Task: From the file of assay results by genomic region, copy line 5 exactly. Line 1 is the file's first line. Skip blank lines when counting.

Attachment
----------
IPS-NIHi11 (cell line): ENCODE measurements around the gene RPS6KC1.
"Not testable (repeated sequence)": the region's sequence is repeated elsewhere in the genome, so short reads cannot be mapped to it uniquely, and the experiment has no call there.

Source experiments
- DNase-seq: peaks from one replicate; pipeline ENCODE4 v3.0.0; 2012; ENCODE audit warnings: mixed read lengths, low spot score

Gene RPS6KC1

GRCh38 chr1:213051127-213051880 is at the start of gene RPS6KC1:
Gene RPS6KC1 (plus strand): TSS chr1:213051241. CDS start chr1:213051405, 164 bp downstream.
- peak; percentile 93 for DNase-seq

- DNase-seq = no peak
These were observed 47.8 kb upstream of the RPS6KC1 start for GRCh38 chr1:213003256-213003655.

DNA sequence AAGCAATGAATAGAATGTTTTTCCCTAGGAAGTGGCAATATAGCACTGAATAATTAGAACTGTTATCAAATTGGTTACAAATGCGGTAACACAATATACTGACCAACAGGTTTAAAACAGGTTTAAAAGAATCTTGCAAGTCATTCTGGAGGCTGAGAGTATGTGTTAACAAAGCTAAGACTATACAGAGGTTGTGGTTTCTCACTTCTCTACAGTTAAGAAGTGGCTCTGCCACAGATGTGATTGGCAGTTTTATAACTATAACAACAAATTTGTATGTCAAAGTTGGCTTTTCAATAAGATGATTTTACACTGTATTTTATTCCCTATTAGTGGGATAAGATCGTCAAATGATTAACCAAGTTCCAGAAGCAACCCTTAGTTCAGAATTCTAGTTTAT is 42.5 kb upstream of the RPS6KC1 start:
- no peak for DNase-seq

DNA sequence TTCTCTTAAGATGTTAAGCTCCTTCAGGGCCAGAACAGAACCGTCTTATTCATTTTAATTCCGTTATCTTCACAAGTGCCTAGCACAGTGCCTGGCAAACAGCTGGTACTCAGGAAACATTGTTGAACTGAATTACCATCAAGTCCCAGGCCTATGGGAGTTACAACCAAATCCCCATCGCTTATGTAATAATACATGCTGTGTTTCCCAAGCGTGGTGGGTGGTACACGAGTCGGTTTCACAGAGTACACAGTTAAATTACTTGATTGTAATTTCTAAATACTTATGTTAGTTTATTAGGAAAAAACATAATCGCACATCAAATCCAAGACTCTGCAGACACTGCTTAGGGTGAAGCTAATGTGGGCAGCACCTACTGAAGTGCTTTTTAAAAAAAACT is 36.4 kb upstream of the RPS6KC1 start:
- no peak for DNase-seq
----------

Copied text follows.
Gene RPS6KC1